As I have mentioned a time or two lately, I have been trying not to write on Friday's. However, I must admit that I'm feeling a small (emphasis on the word, small) amount of guilt over the idea of heading to Spain/Portugal for the next two weeks. So, I'm going to go ahead and pen one more missive before shifting into vacation mode in a couple hours.
The theme I'd like to touch on here is the collective sigh of relief that investors and traders alike appear to be enjoying at the present time.
Yes, Bear fans, I am aware that the bulls are not out of the woods and that the S&P 500 is just 5.5% off the low of this corrective phase. But c'mon, even the staunchest bear will have to admit that the recent rally has improved the mood a bit.
From a technical perspective, there are definitely some good things happening. Let's review.
First, and perhaps most importantly, there is the fact that the closing-basis downtrend, which had been intact since January 26 and indicated on the chart below in red, has been broken - decisively.
S&P 500 - Daily
View Larger Image Online
While I can and will argue that technical analysis is more art than science (and more so with each passing year), I also like the fact that the S&P has now made a "higher high" to match the recent string of "higher lows" on the chart. Yes, I know that this is simple stuff. But the bottom line is this means the downtrend has been broken. Sure, it could always reassert itself. But for now at least, the bulls have a decent technical argument going in their favor.
Next, I think it is important to point out that the small-caps (as defined by the iShares S&P Small-Cap ETF - IJR) broke out to a new high yesterday. Yes, I see the potential triple-top formation. And yes, I recognize that it would be negative if the IJR were to suddenly dive back into the range. But, given that the small-caps have been the leaders of late, the bulls have to be pleased to see a fresh new high here.
Speaking of new highs, I'm informed that the NYSE's cumulative advance/decline line also closed at a new all-time high on Thursday. Go ahead, try and tell me that this is a negative in disguise; I dare you.
Things are looking up over in four-letter-land as well. If my calculator is correct, I note that the NASDAQ 100 has recovered the majority of its recent decline and as of yesterday, is just 2.35% from the last all-time high set in March.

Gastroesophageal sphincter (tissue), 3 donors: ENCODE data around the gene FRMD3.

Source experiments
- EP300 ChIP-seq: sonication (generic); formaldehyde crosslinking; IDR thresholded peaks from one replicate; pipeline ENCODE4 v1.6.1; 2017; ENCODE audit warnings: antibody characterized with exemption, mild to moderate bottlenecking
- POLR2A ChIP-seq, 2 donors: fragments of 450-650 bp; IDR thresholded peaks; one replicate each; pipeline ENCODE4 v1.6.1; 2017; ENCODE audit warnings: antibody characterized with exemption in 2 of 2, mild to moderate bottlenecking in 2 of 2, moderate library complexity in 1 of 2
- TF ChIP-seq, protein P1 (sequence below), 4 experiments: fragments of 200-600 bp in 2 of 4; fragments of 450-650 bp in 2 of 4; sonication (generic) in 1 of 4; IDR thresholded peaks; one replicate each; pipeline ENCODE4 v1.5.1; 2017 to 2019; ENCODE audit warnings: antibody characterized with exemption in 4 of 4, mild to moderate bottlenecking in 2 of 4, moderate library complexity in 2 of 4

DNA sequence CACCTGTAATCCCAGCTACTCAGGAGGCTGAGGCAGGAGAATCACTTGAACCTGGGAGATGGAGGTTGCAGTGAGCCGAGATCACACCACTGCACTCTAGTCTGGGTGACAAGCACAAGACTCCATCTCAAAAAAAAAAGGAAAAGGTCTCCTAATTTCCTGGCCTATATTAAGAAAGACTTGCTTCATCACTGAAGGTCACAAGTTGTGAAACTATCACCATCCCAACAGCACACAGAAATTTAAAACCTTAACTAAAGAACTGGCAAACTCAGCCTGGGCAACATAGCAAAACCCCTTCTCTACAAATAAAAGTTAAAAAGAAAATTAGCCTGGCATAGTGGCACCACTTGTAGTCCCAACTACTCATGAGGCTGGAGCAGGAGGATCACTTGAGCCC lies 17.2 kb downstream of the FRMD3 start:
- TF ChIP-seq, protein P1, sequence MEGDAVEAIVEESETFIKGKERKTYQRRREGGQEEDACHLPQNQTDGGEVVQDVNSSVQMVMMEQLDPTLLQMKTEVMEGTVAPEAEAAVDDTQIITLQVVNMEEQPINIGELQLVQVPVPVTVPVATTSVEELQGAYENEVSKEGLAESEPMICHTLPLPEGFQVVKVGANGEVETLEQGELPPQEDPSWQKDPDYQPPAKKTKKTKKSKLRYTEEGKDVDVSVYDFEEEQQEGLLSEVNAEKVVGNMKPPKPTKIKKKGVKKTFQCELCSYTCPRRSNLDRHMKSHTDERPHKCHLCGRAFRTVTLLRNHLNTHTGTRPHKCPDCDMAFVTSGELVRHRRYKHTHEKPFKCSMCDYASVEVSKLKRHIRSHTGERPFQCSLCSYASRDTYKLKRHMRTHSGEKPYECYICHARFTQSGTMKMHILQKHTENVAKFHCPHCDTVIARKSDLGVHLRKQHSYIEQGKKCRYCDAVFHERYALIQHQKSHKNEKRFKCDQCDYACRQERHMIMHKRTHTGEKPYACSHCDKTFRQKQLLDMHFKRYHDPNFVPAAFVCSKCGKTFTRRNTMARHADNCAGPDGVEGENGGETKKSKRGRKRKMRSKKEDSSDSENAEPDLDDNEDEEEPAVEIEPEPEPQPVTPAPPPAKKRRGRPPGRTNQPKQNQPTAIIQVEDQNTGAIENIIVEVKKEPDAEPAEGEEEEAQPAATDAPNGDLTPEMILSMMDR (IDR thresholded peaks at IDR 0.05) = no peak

And then there is the fact that volatility is declining. In fact, the VIX is clearly in a downtrend and fell to its lowest level since January on Thursday.
Next, correlations are falling. Remember, during times of market stress, correlations among stocks, sectors, regions, and even asset classes tend to spike as most everything except government bonds moves as one with the S&P 500. However, we are starting to see leaders and laggards again, and individual stocks are not all acting the same here. This suggests that the market may indeed be exiting crisis mode.
And finally, I think it is worth noting that the improved mood in the market hasn't been driven by any sudden headline, newsflash, or tweet. And from my perch, this is a good thing.
Why The Improved Mood?
While Ms. Market can change her mind at the drop of an algo, things just "feel" better here. And I think investors have both the earnings parade and this week's benign inflation data to thank for their improving account balances.
By now, I'm sure you are all aware of the fact that the current earnings season has been stellar. And yes, stocks haven't really seen the instant gratification for their strong numbers this time around. My guess is this had a lot to do with the uncertain environment in relation to geopolitics, the drama in D.C., trade, rates, the Fed, and inflation.
On the latter note, there can be little argument that inflation pressures are percolating. However, this week's CPI/PPI showed that inflation remains contained. In short, I'm surely not the only one who believes the inflation reports sported a Goldilocks feel this week.
So, will it be onward and upward from here? Frankly, I doubt it. There are simply too many landmines out there to think that investors will simply hit the buy button all day, every day - or that traders won't find something to freak out over in the coming months.
However, I am feeling a lot better about my view that the corrective phase will ultimately be resolved to the upside. As such, I'm going to exhale a bit here and get ready to go exploring on the other side of the Atlantic!
Publishing Note: I am vacationing for the next two weeks and am going to try and stay away from the keyboard as much as possible. Thus, I will publish reports only if time and circumstances permit.
Thought For The Day:
Time you enjoy wasting, was not wasted. -John Lennon
Wishing you green screens and all the best for a great day,
David D. Moenning
Founder, Chief Investment Officer
Heritage Capital Research
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At the time of publication, Mr. Moenning held long positions in the following securities mentioned: IJR - Note that positions may change at any time.
The opinions and forecasts expressed herein are those of Mr. David Moenning and may not actually come to pass. Mr. Moenning's opinions and viewpoints regarding the future of the markets should not be construed as recommendations. The analysis and information in this report is for informational purposes only. No part of the material presented in this report is intended as an investment recommendation or investment advice. Neither the information nor any opinion expressed constitutes a solicitation to purchase or sell securities or any investment program.
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